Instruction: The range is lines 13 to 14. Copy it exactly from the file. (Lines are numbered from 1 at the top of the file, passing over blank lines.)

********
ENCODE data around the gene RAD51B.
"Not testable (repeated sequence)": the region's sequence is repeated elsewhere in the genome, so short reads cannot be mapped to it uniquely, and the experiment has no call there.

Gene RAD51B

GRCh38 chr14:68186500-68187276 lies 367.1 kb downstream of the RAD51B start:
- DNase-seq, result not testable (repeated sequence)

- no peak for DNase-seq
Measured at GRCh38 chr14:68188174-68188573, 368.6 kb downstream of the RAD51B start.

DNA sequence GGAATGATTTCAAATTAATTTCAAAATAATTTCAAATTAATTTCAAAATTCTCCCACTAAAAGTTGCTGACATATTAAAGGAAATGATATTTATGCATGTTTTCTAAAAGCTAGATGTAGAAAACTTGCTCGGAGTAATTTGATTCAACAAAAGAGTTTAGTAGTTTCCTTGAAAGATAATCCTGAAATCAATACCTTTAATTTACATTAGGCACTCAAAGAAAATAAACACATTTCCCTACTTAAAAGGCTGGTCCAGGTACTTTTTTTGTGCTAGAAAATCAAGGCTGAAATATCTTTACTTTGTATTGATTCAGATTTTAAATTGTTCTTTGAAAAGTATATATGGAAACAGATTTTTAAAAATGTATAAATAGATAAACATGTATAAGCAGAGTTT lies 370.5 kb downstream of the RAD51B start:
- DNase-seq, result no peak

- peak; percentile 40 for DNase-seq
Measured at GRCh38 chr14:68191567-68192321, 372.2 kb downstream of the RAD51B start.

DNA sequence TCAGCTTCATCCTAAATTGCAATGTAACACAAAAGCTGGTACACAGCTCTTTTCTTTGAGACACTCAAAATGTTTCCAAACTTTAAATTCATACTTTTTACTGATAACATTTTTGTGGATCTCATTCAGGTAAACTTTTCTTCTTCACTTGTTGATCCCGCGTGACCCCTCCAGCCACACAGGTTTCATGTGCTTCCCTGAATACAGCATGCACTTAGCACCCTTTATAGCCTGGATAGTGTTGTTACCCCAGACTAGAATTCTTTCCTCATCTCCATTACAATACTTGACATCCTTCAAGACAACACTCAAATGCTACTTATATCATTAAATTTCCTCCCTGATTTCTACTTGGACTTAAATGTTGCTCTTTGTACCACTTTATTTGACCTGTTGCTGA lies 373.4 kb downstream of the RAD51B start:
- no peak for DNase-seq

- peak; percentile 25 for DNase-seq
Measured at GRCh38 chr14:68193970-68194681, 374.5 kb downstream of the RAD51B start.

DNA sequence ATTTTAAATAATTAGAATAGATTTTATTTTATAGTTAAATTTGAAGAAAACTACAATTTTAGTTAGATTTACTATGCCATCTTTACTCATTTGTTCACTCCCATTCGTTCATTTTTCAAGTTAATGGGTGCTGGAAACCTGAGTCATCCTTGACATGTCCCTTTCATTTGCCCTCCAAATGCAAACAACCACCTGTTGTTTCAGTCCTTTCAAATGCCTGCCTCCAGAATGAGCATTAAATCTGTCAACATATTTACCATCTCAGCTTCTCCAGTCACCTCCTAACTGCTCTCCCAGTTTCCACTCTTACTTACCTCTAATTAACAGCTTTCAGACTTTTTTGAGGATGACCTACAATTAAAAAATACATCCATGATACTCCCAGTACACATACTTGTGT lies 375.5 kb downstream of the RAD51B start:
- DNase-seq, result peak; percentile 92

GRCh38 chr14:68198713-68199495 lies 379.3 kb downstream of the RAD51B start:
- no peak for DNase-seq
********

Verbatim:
- no peak for DNase-seq

- peak; percentile 25 for DNase-seq